These days can be really confusing. There are lots of things to make us worried:
Dealing With Covid:
Masks, Boosters, Vaccines, Schools, Businesses, Social Distancing, Mutations, Hospitals
Inflation, Global Supply Chains, Finding Workers, Finding Goods To Buy, Income Inequality
Remote Learning, Screen Time, Socialization, Vaccinations, Masking, Whether To Have Kids
Election Security, False Claims, January 6th, Polarization, Media, Lack Of Civility
Feeling anxious yet?
Ok, sorry for that. I’m guessing you think about a lot of these topics above EVERY SINGLE DAY, so I’m probably not saying anything new. The headlines, news feeds, tweets, and conversations are all around us, and making all of us (adults and kids) a little freaked out.
There are a lot of things that make us anxious. I don’t have answers for these worries, but since I've now been around a little while, I can tell you that I am sure of a few things:
- Whatever we worry about today will be replaced by other things tomorrow.
- While it seems like things only get worse, they do, in fact, often get better.
- We can change lots of things in our own lives; we have control.
- Sometimes what we today see as mistakes will be valuable lessons for tomorrow.
I am NOT saying problems just get solved on their own. It takes work and commitment for a society to fix problems. I'm only saying that the things we worry about tend to change as we fix problems and create new ones.
Skeptical? Take a look at the lists below. According to the pollsters at the Gallup organization, here are the topics Americans were most worried about over the past 25 years (the MOST worried-about topic is on the top of each column):
January 1997 January 2001 January 2005
Crime Moral Decline Iraq War
Illegal Drugs Education Health Care
Moral Decline Crime Unemployment
Economy Government Terrorism
February 2009 February 2014 January 2019
Economy Government Government
Unemployment Economy Immigration
Lack of money Unemployment Race Relations
Crime Healthcare Unifying the Country
And, most recently:
Yes, there are some recurring themes, but every few years we seem to worry most about something different. “Crime” was the biggest worry in 1997, and today it’s not even in the top four. We’ve been concerned most about “Government” for a few years now, but it was hardly on the radar twenty-five years ago.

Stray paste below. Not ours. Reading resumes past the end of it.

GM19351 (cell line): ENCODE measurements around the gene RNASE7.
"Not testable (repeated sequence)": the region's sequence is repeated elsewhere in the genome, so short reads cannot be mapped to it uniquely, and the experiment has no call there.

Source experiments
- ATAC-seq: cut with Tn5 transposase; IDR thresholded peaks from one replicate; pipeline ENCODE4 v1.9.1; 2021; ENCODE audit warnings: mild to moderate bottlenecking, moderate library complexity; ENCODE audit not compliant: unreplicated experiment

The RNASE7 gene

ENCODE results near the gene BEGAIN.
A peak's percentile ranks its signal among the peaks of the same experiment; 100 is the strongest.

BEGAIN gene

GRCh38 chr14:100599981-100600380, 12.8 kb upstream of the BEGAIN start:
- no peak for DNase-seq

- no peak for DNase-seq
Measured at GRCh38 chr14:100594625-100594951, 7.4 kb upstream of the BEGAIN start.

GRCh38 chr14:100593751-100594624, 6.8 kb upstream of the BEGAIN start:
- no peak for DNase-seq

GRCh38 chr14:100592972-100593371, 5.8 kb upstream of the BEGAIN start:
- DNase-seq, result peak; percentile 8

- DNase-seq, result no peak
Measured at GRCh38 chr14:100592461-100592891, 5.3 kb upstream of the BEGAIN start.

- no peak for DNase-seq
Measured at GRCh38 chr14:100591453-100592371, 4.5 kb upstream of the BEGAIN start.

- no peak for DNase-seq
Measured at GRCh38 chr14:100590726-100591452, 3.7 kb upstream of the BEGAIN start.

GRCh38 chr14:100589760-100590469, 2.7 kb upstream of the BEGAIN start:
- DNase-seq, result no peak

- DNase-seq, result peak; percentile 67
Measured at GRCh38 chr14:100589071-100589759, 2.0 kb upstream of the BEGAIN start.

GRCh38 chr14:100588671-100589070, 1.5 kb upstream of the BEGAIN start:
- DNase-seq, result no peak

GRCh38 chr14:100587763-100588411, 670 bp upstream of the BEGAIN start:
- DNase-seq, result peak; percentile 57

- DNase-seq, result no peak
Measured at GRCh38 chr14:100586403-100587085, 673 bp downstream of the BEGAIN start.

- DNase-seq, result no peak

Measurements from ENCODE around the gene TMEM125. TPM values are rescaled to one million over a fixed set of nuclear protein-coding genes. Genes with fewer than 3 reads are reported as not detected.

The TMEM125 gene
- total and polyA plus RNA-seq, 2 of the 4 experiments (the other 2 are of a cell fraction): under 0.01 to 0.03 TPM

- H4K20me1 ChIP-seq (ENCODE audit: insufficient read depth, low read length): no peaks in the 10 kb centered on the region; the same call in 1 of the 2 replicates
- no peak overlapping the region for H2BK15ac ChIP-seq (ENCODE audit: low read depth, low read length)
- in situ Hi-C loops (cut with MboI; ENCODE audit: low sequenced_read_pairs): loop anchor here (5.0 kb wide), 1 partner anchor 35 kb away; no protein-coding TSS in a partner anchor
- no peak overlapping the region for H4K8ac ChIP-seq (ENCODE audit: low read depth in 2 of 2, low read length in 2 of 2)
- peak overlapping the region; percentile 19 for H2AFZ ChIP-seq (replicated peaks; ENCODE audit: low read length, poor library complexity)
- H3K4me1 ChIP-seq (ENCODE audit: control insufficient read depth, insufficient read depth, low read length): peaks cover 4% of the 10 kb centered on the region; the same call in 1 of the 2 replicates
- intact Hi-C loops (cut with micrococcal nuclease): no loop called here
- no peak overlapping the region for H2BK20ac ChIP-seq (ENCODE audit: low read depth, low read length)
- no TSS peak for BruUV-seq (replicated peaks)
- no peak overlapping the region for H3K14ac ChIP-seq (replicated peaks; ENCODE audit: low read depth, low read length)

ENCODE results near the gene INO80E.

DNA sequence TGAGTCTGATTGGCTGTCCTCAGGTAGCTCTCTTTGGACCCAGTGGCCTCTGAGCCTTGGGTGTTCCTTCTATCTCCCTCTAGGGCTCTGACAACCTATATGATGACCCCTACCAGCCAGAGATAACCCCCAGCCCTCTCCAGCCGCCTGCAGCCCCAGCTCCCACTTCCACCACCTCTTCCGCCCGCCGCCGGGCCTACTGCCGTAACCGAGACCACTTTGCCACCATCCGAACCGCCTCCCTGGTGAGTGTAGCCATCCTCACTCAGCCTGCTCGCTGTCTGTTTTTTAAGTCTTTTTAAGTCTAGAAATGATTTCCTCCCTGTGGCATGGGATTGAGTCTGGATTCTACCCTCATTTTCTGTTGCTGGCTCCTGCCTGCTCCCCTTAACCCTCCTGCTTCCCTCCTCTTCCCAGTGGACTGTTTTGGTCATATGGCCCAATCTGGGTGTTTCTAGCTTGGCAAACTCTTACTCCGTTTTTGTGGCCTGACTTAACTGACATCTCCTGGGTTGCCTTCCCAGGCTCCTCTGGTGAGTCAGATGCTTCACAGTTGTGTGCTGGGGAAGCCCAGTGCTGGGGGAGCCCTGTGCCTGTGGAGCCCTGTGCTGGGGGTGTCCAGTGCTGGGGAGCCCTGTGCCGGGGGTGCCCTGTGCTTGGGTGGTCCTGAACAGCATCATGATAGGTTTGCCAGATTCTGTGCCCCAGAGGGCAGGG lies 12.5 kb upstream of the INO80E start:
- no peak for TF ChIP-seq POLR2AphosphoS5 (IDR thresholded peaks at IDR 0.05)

Our personal lives are probably like this, too. What was your biggest worry 25 years ago? Would it even make the top four today? I don’t mean to downplay your worries back then or now; I’m sure they were/are serious and important. I'm just observing that we eventually get rid of those worries and replace them with others.
We are, in our DNA, problem-solving machines. Not always, and not perfectly, but we, individually and collectively, find solutions to our problems over time once we truly decide to solve them.
Many people who know me accuse me of being overly optimistic. That’s fair; I sometimes put too much faith in our ability to address and solve our problems. My counter is that I simply point to the evidence all around us in the fields of medicine, technology, service, economic prosperity, equality, justice. I recognize that they all have negative issues associated with them: disease, social media, low wages, income distribution, racism, a broken justice system.
Yet we work through these obstacles and find ways to use problems to spur new solutions.
Without problems, we don’t work to make solutions. Nobody ever solves a problem before it becomes a problem! We don’t build roads to solve non-existent traffic jams. We don’t invent life-saving vaccines for diseases we haven’t seen.
Look at the 1997 list again: while Crime, Illegal Drugs, Moral Decline and Economic issues all still exist, we have made massive progress on them relative to what they were back then.
Sure, we worry a lot about Government, Coronavirus, Economy, and Immigration today. These issues seem intractable. Yet more people voted in 2020 than ever before, we developed lifesaving vaccines and treatments for Coronavirus, the economy is doing very well if not necessarily for everybody, and we are now realizing we need to promote legal immigration in a way that makes sense to everybody. Solutions are waiting for us to find them.
Worry causes action. Let’s take action to solve these problems! Participate. Discuss. Support. But don't throw up your hands in despair. We are here to meet the moment we have been given.
There will be new things to worry about tomorrow.